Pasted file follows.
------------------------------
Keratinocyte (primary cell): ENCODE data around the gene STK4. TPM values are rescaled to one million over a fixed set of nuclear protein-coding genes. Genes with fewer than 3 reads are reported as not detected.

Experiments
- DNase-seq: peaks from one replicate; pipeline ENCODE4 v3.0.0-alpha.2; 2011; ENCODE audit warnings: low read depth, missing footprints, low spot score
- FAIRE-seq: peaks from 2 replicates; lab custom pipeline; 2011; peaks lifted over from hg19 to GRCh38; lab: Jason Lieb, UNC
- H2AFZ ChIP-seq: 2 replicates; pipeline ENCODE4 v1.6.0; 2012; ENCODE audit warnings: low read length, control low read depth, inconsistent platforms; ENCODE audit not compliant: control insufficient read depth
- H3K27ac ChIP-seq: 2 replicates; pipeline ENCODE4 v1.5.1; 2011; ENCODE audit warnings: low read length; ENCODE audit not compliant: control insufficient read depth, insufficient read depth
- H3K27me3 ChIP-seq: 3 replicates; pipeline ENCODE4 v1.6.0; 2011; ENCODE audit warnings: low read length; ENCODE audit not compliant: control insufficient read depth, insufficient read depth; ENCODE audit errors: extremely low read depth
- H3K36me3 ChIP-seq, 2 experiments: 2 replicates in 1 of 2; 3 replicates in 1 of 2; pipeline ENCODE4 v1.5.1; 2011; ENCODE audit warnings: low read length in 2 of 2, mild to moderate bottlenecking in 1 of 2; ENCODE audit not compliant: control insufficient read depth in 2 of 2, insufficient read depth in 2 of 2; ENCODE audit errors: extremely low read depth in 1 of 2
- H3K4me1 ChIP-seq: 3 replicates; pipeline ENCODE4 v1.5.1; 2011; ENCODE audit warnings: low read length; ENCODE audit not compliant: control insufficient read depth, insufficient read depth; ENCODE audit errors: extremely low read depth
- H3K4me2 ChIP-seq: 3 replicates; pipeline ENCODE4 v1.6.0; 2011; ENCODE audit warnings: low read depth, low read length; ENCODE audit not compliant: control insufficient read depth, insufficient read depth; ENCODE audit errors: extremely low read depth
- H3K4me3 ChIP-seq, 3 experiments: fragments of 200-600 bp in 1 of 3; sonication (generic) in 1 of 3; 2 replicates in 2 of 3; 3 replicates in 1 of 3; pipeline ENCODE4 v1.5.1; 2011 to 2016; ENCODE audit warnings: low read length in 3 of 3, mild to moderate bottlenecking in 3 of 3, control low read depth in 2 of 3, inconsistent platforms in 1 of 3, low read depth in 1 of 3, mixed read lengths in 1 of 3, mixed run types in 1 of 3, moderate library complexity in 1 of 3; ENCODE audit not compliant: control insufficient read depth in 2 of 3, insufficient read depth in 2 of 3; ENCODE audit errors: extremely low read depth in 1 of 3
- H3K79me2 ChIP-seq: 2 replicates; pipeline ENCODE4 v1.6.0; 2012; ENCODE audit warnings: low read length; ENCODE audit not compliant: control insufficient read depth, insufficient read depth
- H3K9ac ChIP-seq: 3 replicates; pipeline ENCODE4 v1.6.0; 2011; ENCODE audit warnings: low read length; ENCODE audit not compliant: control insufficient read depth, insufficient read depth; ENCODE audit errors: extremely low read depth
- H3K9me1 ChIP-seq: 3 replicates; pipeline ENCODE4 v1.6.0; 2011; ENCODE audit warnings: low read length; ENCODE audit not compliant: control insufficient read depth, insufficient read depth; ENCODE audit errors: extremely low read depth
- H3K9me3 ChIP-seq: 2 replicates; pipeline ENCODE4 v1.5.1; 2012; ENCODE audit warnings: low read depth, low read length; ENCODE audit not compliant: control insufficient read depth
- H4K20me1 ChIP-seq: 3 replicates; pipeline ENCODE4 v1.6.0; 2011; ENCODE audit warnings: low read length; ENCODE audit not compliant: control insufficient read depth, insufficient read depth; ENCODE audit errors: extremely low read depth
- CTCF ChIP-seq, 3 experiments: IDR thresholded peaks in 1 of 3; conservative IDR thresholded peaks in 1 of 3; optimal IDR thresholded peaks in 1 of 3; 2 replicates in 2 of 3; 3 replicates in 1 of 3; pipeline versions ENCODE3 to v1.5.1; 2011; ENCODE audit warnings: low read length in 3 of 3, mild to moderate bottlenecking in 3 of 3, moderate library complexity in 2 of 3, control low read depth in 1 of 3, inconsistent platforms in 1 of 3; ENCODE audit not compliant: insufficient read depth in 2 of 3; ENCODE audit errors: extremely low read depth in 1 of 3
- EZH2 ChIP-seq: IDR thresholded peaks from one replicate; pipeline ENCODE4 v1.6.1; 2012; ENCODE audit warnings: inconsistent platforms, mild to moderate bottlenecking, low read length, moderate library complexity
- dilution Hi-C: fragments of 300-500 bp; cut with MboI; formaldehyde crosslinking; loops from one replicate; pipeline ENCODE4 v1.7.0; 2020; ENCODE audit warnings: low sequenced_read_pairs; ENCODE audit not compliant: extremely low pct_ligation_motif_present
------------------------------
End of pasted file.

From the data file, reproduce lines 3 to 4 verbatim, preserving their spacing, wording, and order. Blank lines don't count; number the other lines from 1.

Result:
- DNase-seq: peaks from one replicate; pipeline ENCODE4 v3.0.0-alpha.2; 2011; ENCODE audit warnings: low read depth, missing footprints, low spot score
- FAIRE-seq: peaks from 2 replicates; lab custom pipeline; 2011; peaks lifted over from hg19 to GRCh38; lab: Jason Lieb, UNC